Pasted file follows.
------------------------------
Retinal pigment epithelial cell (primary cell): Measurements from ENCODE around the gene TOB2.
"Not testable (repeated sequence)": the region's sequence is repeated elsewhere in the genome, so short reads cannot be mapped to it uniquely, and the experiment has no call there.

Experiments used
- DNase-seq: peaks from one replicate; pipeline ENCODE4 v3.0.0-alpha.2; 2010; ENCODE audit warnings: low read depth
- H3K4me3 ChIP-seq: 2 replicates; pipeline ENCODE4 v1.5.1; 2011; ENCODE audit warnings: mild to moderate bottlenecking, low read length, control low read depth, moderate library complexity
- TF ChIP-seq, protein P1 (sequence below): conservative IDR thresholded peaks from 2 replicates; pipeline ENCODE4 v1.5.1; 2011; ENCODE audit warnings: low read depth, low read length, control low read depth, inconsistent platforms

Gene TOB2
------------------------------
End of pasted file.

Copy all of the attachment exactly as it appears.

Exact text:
Retinal pigment epithelial cell (primary cell): Measurements from ENCODE around the gene TOB2.
"Not testable (repeated sequence)": the region's sequence is repeated elsewhere in the genome, so short reads cannot be mapped to it uniquely, and the experiment has no call there.

Experiments used
- DNase-seq: peaks from one replicate; pipeline ENCODE4 v3.0.0-alpha.2; 2010; ENCODE audit warnings: low read depth
- H3K4me3 ChIP-seq: 2 replicates; pipeline ENCODE4 v1.5.1; 2011; ENCODE audit warnings: mild to moderate bottlenecking, low read length, control low read depth, moderate library complexity
- TF ChIP-seq, protein P1 (sequence below): conservative IDR thresholded peaks from 2 replicates; pipeline ENCODE4 v1.5.1; 2011; ENCODE audit warnings: low read depth, low read length, control low read depth, inconsistent platforms

Gene TOB2